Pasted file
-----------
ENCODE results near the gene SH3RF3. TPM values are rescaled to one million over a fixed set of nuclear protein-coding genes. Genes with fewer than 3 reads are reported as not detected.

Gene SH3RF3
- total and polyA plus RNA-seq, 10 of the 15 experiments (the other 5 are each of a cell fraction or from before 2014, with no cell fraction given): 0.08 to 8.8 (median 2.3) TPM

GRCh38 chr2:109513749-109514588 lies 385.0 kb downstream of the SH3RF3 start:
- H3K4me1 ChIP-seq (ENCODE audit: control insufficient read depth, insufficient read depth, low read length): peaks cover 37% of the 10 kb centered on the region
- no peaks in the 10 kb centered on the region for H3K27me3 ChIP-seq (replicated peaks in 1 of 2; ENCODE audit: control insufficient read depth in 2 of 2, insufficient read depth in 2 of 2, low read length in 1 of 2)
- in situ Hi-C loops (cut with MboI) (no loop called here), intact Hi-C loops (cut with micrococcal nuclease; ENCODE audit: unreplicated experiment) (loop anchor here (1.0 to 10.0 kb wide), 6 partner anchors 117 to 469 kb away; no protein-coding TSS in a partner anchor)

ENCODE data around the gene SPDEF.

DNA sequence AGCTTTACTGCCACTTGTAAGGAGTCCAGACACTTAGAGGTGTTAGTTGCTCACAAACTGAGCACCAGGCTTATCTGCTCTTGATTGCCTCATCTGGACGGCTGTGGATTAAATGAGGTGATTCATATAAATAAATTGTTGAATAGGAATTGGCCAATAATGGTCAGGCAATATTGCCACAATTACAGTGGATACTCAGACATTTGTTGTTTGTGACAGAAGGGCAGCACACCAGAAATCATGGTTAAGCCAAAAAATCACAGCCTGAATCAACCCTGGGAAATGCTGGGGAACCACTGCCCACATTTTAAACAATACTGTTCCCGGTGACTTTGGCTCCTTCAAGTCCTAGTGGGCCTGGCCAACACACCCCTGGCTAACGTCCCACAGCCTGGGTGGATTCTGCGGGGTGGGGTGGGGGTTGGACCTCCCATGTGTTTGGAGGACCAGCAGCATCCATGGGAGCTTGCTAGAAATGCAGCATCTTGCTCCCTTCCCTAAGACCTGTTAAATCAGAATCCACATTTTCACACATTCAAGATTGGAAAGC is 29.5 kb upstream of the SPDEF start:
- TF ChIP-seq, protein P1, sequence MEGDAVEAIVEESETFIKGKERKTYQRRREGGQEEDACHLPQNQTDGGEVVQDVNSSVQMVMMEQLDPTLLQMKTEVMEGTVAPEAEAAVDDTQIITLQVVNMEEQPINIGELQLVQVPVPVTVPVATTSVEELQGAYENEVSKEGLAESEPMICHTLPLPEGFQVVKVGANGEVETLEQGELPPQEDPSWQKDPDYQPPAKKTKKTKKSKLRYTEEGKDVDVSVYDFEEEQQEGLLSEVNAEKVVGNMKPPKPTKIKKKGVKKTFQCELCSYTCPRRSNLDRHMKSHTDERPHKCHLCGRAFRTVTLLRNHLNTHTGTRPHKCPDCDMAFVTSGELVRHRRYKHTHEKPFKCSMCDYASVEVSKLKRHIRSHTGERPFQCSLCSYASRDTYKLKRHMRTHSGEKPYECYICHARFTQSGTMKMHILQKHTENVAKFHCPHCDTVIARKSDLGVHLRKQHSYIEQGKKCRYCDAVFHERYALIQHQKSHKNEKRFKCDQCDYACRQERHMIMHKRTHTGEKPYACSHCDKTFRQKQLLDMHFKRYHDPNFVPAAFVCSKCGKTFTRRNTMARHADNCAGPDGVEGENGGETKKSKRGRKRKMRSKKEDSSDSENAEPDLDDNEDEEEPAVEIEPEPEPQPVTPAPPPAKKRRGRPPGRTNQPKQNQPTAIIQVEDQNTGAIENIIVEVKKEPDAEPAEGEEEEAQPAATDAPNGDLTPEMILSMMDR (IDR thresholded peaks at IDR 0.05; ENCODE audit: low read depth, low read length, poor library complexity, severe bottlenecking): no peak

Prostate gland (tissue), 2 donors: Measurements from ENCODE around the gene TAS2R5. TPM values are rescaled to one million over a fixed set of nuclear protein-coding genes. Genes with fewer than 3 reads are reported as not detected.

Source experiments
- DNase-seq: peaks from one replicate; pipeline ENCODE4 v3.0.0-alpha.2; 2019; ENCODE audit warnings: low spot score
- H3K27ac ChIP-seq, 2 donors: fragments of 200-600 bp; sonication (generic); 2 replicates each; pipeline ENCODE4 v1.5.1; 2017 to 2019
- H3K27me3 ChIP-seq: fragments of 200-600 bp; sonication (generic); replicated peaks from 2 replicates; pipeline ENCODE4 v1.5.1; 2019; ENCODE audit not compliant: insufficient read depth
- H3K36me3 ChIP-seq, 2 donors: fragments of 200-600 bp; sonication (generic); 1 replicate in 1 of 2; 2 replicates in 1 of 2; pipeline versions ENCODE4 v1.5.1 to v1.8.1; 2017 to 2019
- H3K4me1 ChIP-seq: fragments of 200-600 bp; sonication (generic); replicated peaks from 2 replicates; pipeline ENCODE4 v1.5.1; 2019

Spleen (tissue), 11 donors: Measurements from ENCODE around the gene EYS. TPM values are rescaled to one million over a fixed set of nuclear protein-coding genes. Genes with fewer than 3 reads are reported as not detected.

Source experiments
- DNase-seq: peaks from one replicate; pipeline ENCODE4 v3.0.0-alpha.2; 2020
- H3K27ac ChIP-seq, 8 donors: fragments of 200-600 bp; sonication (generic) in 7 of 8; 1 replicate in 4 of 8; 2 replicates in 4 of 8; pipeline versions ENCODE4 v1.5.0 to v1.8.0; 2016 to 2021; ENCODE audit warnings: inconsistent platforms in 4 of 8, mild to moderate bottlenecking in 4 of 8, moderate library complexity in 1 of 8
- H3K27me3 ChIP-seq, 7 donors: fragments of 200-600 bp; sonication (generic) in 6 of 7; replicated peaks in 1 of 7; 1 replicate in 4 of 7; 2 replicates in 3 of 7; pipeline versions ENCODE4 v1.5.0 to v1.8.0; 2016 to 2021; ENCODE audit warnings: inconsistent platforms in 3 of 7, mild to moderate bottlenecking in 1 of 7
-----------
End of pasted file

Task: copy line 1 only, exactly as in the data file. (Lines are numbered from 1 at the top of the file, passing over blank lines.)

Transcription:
ENCODE results near the gene SH3RF3. TPM values are rescaled to one million over a fixed set of nuclear protein-coding genes. Genes with fewer than 3 reads are reported as not detected.